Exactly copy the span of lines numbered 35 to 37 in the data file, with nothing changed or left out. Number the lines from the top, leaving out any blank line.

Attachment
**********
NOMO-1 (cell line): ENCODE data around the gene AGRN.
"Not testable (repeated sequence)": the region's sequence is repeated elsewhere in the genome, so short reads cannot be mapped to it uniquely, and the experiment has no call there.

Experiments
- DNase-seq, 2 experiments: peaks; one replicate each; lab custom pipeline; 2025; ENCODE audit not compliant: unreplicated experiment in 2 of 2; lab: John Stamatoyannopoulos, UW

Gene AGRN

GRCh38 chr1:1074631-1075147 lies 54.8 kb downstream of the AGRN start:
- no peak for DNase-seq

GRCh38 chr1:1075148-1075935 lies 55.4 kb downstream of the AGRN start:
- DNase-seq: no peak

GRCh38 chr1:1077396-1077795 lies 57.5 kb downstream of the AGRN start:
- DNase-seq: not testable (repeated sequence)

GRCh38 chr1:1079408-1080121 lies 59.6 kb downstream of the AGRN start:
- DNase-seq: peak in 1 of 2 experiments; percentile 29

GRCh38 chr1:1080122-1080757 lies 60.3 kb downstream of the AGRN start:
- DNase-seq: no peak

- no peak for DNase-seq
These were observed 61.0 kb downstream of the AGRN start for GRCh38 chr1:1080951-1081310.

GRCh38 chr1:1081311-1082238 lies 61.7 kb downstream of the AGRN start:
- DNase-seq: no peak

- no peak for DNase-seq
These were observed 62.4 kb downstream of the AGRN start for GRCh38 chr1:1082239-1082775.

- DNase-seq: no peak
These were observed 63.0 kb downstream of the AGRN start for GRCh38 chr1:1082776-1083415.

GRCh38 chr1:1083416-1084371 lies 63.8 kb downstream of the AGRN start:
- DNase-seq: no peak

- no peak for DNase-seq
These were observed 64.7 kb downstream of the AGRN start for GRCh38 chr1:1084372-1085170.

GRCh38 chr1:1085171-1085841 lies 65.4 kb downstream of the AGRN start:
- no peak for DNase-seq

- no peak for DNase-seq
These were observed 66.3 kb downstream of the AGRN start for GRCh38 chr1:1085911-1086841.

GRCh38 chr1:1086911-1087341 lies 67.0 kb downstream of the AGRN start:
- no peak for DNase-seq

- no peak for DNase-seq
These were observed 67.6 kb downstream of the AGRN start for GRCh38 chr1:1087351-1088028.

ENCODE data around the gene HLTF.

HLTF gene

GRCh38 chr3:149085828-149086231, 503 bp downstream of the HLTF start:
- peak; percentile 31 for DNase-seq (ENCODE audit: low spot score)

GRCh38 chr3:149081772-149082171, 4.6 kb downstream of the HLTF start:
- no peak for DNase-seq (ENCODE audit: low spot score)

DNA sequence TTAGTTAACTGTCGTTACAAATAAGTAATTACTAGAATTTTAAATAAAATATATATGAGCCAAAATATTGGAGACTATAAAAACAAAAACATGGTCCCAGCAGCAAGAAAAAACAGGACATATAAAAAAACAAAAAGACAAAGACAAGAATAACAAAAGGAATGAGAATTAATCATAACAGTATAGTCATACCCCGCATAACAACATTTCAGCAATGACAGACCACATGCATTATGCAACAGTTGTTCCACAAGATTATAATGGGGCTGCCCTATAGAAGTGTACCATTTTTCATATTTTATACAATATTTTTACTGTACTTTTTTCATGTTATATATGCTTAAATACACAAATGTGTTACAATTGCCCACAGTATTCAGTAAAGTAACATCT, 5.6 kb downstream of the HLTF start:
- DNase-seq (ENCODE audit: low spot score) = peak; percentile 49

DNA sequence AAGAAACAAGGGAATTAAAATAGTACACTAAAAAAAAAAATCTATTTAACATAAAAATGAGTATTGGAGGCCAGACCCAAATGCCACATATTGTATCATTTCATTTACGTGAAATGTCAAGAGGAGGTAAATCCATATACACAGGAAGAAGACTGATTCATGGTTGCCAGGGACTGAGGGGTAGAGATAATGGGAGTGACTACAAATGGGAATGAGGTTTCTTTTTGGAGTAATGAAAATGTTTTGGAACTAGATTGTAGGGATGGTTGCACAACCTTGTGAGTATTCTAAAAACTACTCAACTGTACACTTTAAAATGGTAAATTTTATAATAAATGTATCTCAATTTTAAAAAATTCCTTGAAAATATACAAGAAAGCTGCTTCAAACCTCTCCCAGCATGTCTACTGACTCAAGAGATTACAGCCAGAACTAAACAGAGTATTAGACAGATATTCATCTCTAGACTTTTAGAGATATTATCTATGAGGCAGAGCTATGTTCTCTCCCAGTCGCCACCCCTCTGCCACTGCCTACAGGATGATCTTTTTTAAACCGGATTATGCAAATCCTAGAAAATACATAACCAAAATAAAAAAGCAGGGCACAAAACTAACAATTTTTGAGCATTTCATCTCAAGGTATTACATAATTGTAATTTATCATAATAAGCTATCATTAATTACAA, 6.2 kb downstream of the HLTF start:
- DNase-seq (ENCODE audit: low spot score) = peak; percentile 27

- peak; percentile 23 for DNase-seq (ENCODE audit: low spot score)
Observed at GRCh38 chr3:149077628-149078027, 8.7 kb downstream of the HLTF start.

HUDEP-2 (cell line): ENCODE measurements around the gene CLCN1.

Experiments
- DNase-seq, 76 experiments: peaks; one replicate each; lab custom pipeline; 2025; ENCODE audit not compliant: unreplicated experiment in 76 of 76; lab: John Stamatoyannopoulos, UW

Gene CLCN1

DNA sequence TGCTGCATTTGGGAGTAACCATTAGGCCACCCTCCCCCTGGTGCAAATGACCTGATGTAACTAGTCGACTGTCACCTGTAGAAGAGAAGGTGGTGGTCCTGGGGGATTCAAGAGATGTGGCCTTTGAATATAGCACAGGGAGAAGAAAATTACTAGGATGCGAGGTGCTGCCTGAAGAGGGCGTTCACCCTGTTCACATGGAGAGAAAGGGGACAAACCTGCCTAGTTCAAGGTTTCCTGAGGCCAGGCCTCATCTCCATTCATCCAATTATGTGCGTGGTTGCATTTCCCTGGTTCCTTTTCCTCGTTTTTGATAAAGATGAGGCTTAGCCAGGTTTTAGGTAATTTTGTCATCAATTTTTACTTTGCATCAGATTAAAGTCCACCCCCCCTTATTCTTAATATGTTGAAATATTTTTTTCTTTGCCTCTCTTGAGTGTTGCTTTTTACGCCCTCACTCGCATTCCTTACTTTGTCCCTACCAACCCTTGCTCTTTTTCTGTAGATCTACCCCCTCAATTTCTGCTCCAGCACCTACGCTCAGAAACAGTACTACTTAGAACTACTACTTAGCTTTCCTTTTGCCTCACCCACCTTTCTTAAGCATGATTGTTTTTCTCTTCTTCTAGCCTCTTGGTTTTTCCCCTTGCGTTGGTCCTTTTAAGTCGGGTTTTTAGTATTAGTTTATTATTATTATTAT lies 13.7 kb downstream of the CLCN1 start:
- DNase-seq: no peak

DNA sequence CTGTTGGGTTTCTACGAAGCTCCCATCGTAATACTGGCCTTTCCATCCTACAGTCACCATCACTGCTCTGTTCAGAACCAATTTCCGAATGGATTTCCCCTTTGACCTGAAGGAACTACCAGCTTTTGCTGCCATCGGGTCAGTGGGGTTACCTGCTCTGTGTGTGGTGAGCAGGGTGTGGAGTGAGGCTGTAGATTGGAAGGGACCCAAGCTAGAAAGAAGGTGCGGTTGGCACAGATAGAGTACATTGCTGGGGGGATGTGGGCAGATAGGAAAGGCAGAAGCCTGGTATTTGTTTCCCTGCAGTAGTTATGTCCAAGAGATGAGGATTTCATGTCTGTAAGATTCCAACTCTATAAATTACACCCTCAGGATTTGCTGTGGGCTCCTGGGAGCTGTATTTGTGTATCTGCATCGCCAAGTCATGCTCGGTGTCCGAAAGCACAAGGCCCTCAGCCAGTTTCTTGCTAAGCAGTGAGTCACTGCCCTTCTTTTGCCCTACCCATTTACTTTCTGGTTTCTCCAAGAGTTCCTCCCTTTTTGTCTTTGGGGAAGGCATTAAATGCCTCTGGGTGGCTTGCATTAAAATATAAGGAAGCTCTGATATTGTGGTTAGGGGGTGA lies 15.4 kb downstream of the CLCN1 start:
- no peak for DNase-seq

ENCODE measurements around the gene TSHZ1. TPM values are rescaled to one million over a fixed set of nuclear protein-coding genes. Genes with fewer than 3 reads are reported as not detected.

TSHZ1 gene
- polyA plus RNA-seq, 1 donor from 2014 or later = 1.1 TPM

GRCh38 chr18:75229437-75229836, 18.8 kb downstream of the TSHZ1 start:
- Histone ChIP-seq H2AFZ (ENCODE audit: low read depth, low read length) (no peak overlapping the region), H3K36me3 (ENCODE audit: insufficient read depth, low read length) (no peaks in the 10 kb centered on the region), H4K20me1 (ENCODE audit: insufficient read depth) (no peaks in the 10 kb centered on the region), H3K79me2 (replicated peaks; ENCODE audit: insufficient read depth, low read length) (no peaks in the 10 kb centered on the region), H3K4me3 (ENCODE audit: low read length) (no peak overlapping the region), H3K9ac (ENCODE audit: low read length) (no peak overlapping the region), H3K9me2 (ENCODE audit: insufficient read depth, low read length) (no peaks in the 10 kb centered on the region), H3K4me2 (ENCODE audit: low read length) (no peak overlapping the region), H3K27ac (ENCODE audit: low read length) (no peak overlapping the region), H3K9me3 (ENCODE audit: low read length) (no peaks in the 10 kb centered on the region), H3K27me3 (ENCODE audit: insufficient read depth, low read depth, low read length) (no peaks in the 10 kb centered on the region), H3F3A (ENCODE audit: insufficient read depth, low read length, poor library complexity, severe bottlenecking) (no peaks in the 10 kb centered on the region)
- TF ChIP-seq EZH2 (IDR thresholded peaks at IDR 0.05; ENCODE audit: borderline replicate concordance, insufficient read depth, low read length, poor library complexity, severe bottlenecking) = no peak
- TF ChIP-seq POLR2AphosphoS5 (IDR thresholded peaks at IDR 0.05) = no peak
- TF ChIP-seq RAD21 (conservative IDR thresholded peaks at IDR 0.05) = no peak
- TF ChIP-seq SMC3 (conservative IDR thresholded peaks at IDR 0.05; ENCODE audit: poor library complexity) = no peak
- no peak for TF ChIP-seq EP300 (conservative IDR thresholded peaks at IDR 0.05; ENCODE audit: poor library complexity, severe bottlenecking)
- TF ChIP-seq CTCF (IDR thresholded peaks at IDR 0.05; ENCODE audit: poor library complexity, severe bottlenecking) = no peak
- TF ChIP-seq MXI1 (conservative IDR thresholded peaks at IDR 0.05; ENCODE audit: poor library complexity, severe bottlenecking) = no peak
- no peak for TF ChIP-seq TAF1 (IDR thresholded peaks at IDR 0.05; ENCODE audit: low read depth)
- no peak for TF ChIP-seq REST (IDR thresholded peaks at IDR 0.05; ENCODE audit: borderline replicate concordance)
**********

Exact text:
These were observed 67.6 kb downstream of the AGRN start for GRCh38 chr1:1087351-1088028.

ENCODE data around the gene HLTF.

HLTF gene